The Emeryville Police Department will soon have a new tool to deter and investigate crime – a citywide Automated License Plate Recognition (ALPR) camera system.
City Council voted to deploy 16 cameras in the initial rollout after being presented with options for 16, 32, and 48 cameras at their December 19th meeting.
The technology selected will be Flock Safety’s ALPR system after a recommendation from the Public Safety Committee. This follows the committee’s six-month-long research, consideration, and public commenting process.
The cameras would capture license plates and other vehicle information. If a stolen or wanted vehicle passes in front of the camera, the EPD will be notified via a real-time alert. Flock’s technology can also help track vehicles without license plates by tracking make, color, and frequency.
These cameras will initially be installed at selected entry and exit points throughout the city.
In his staff report, Emeryville Police Chief Jeff Jennings noted that 90 percent of crimes committed in Emeryville over the last five years have been property crimes. In 2023, auto thefts increased 63 percent, and robberies increased 58 percent from the previous year. Flock Safety promotes its products as a way to assist law enforcement in addressing these crime concerns and to increase policing efficiency.
In a 2018 research brief written by the Vallejo Police Department and published by the International Association of Chiefs of Police, Lt. Jason Potts notes the effectiveness of ALPRs, “Analysis of trial data found that police cars equipped with ALPR technology showed a 140 percent greater ability to detect stolen cars…fixed ALPR (stationary units) were found to be more efficient than mobile ALPR in making arrests, as officers tended to sit downstream of fixed locations waiting for hits, resulting in more custody arrests.”
Emeryville Police previously used fixed and mobile APLR cameras from two other vendors, Genetec and Vigilant. The Chief notes that fixed cameras, like Flock, can scan more vehicles than mobile cameras.
However, a 2019 report from the Auditor of the State of California outlines concerns for individuals’ privacy arising from using ALPRs. The ACLU and Electronic Frontier Foundation have expressed opposition the use of ALPRs, citing the ingestion of tracking information from innocent motorists, sharing of the data among agencies, and data security concerns.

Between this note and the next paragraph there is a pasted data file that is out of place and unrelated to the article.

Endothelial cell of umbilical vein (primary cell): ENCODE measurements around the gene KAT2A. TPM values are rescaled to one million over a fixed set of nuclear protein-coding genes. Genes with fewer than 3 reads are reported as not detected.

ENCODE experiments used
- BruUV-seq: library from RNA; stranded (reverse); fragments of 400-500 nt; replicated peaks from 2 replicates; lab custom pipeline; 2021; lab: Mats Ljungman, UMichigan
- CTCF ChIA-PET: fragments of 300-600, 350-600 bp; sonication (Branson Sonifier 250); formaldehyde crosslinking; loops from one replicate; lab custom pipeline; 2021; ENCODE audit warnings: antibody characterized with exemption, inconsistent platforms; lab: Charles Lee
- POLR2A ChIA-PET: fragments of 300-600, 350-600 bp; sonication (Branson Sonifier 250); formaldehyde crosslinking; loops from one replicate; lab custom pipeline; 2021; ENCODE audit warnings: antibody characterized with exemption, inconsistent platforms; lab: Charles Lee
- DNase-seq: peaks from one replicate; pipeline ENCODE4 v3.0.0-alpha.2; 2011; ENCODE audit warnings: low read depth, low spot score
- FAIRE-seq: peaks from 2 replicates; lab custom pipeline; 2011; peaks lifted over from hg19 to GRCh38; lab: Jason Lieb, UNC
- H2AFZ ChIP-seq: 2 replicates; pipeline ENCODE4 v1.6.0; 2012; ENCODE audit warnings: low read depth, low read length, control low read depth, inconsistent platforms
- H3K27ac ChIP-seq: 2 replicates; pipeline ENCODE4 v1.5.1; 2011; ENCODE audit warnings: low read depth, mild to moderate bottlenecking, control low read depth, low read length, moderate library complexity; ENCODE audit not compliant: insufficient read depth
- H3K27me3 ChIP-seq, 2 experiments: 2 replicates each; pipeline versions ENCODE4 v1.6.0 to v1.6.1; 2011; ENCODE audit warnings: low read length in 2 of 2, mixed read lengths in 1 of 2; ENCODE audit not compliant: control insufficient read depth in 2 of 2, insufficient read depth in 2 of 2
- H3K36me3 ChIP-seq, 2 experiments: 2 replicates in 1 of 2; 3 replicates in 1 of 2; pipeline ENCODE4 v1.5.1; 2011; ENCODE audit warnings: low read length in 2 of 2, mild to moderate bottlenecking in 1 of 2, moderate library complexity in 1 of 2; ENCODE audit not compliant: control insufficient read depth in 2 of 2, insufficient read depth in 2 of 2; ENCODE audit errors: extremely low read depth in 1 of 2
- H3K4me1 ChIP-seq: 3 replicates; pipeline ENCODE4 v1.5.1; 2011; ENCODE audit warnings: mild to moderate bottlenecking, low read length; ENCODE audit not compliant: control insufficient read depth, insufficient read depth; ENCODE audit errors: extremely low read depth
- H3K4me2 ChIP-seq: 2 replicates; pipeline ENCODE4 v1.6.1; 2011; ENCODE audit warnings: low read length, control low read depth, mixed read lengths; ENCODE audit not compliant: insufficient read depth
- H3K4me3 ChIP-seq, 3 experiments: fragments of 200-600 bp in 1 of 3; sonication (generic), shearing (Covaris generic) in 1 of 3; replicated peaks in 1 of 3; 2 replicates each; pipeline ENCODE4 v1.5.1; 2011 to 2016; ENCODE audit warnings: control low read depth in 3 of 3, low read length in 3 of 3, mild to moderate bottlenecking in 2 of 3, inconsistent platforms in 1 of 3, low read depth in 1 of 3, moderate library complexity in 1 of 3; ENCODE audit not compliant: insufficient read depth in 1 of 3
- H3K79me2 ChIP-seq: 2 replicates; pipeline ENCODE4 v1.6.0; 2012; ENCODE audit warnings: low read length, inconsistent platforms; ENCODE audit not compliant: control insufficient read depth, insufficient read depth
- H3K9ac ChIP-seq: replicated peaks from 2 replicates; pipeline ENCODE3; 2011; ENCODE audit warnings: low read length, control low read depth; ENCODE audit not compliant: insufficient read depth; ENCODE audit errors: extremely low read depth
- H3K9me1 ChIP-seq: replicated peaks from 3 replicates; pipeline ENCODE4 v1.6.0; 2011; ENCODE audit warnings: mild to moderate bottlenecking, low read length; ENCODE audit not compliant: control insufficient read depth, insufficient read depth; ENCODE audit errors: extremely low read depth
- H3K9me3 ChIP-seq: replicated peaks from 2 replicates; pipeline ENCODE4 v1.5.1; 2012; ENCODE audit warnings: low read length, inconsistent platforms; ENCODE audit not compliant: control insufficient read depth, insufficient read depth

The Emeryville Police Department notes that ALPR “enhances policing practices and creates more safeguards toward fair and impartial policing because it does not capture images of people, thus drastically reducing bias potential. ALPRs allow better and safer policing by reducing the number of unnecessary contacts between law enforcement and the public and providing more tangible evidence to solve and prosecute crime.” The Chief’s report also detailed numerous ways both the department and Flock Safety protect such data and limit data sharing.
Flock cameras are currently installed in various cities throughout the Bay Area. Emeryville’s ALPR system will also integrate with other Flock cameras independently purchased by commercial or multifamily properties for more camera coverage, allowing one-way sharing of vehicle contact data from those property owners to the police if the property owner opts into such an arrangement.
Cost of installation of the 16 cameras is expected to be $2,400 and uses existing infrastructure. The service contract is $98,400 for 24 months and $48,000 annually thereafter.
City staff is expected to bring a final contract for approval to the City Council in the first quarter of 2024.
Watch the council presentation and discussion above at [2:39:50].
Read the full staff report on Emeryville.org.